At a time when we can’t seem to agree on anything, there is one apparent area of consensus: fake news is a problem.
Whether your concern lies with the mainstream media or fringe outlets like Brietbart, fake news is breeding distrust, threatening our institutions, and both indirectly and in some cases directly threatening people’s lives. Along with this consensus view that fake news is a problem, much of the discussion about solutions focuses on the producers of this content and the platforms that deliver it. The idea is that we need to fix the problem of the supply of fake news. We’d argue that in a world of free speech that may be an impossible task. Instead we should focus on demand, and specifically how a shift in how we think about user experience might help to alleviate the problem.
Best practices in user experience have helped to create an environment where fake news has flourished. Whether it’s the ecommerce “people who liked this also liked” concept that helped to build Amazon into a retail power, or the psychology behind gathering “likes” on Facebook that’s made the platform a dopamine-releasing addiction, user experiences that feel frictionless and that tap into our behaviors and desires as humans are incredibly effective. News media has learned from Amazon and increasingly relied on Facebook to maintain and grow its business.
And when news is more focused on consumption and not education, personal or civic betterment these models work. Frictionless experiences are don’t ask much of as users. Their built-in praise rarely challenges our sense of self. But these are experiences where confirmation bias and the negative effects of the availability heuristic can run rampant. They create environments where feeling trumps fake, where self-fulfillment means more than facts. They allow us to create information ghettos because in the immediate moment between clicks, that’s what naturally feels best to us.
But there are other models for effective user experiences. Amazon and Facebook may be some of the best for consumption, but what about betterment?
We might take a big step towards addressing the problem of the demand for fake news by building experiences that challenge, rather than adapt to who we are.
The new model for effective, trustworthy digital journalism may look a lot more like Fitbit than Amazon. As with fitness and nutrition programs, there is of course the conceit that people need to want to solve the problem of fake news – but as with FitBit, we can design platforms that encourage people to participate through the social currency they gain by doing so.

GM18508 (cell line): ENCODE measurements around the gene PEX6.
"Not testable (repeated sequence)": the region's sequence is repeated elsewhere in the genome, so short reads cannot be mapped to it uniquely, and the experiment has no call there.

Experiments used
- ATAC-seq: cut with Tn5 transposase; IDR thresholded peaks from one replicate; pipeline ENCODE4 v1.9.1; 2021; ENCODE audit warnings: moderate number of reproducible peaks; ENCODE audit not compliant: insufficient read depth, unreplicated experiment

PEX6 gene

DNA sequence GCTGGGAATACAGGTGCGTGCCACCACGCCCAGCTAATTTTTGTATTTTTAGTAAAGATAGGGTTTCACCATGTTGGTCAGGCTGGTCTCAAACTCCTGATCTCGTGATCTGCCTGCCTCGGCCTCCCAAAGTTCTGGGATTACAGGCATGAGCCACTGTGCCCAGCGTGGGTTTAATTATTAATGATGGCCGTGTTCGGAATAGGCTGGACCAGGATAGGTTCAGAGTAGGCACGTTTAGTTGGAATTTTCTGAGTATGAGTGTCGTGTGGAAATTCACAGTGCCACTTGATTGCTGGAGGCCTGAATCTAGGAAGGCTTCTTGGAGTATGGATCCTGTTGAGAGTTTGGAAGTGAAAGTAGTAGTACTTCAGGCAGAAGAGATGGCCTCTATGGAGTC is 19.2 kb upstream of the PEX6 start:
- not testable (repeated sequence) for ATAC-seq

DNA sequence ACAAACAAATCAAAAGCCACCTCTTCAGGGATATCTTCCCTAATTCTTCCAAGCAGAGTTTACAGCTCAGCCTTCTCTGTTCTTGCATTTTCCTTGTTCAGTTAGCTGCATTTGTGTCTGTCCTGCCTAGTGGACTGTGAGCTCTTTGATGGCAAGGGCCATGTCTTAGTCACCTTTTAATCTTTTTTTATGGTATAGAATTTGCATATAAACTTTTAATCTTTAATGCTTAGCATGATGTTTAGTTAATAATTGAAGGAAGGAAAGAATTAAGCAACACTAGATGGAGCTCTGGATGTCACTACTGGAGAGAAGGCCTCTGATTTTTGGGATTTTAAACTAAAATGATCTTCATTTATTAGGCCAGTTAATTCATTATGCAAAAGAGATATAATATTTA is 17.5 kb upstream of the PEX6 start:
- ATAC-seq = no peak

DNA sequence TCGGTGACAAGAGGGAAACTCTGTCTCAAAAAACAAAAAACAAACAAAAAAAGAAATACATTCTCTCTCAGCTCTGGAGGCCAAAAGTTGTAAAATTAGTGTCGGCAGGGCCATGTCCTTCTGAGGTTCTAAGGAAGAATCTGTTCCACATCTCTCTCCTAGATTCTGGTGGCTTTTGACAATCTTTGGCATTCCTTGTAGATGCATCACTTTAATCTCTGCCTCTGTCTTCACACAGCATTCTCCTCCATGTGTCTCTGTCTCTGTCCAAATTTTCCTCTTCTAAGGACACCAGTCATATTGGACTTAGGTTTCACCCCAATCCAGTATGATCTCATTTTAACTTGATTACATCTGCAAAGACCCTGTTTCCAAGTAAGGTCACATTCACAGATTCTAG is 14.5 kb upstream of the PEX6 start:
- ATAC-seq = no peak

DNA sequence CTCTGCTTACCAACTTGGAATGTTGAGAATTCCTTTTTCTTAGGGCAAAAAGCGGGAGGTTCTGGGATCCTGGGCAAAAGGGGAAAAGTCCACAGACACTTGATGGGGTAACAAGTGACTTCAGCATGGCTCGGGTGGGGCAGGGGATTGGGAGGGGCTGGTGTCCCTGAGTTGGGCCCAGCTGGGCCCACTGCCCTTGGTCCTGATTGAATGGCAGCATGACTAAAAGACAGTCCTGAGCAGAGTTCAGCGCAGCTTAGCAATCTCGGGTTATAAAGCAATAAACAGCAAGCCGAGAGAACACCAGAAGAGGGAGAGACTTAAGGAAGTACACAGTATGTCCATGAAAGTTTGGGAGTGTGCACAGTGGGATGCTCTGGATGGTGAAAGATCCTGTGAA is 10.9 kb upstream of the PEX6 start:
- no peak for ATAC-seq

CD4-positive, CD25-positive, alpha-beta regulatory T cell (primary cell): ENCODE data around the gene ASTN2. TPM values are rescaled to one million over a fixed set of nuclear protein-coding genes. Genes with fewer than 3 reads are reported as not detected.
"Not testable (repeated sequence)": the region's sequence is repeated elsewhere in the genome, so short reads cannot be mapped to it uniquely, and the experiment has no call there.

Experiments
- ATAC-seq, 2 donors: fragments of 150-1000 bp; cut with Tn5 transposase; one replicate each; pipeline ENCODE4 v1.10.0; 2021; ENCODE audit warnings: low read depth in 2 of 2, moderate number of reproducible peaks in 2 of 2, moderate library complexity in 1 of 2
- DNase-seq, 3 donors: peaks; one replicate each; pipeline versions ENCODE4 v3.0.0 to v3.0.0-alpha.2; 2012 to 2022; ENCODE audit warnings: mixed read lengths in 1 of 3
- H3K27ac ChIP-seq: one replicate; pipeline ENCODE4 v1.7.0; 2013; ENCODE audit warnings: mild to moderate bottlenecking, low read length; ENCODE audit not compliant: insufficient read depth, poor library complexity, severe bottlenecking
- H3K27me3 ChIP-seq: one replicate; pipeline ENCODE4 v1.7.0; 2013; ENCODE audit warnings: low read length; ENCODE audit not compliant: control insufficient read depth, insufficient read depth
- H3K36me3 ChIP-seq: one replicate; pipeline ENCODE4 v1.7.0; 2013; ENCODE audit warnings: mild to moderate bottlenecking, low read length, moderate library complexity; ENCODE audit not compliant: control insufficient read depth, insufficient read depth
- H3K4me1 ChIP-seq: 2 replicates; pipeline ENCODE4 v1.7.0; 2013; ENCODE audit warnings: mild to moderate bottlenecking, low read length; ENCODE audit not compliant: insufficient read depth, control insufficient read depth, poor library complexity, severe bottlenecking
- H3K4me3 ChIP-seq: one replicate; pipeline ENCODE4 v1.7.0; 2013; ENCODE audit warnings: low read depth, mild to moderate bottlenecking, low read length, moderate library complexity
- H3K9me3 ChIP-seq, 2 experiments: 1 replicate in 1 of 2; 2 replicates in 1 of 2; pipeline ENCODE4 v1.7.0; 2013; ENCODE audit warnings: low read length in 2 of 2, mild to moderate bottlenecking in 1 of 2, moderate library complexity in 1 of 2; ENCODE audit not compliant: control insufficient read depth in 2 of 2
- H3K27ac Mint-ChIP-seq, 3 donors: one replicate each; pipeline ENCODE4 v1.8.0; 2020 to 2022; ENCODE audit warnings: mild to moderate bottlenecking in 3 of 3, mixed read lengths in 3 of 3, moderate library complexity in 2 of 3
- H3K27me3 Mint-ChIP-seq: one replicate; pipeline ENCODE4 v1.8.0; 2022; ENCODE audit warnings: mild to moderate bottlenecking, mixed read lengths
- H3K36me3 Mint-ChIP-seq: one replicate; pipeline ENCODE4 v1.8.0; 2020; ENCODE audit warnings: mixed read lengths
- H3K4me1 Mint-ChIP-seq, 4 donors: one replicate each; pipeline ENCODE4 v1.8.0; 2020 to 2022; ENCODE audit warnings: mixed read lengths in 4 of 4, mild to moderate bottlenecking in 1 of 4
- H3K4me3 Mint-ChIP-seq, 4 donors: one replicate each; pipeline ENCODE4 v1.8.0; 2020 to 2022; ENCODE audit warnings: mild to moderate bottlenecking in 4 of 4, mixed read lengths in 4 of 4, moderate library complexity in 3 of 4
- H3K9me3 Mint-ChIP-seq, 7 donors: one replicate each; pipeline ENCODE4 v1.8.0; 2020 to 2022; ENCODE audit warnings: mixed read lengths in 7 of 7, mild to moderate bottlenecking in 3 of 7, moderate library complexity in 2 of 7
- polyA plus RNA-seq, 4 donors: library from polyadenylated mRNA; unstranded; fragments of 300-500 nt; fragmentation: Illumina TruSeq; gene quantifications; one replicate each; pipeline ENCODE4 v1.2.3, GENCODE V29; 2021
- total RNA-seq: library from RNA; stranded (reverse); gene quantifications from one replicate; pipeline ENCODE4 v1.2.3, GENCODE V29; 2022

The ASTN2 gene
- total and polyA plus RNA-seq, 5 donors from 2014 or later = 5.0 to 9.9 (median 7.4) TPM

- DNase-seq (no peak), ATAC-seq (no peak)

Fitbit and others like them have shown that we can change behavior by tracking it, we can encourage personal improvement through simple, actionable feedback, and we can make the personal, social. Taking those ideas into the realm of news, we believe we can help people better discern and defend truth through broader exposure and implicit training that helps them evaluate news and data.
For the sake of simplicity (and to acknowledge to dominant narrative of our times), we’ve focused on ways to sort through partisanship to find truth. But many of these same ideas could be used to expand the scope of our collective understanding from our neighborhood and country to issues that affect others around the world, or to build empathy for people whose gender, sexual, racial, economic, national, religious identities don’t match our own.
We’d argue that an uninformed populace that acts on misinformation will create a social and financial cost that rivals (and likely exceeds) the cost of an unhealthy population. But it’s the companies and platforms that are effectively creating user experiences that improve people’s health who may just provide the model for addressing the potentially bigger, more destructive problem of fake news.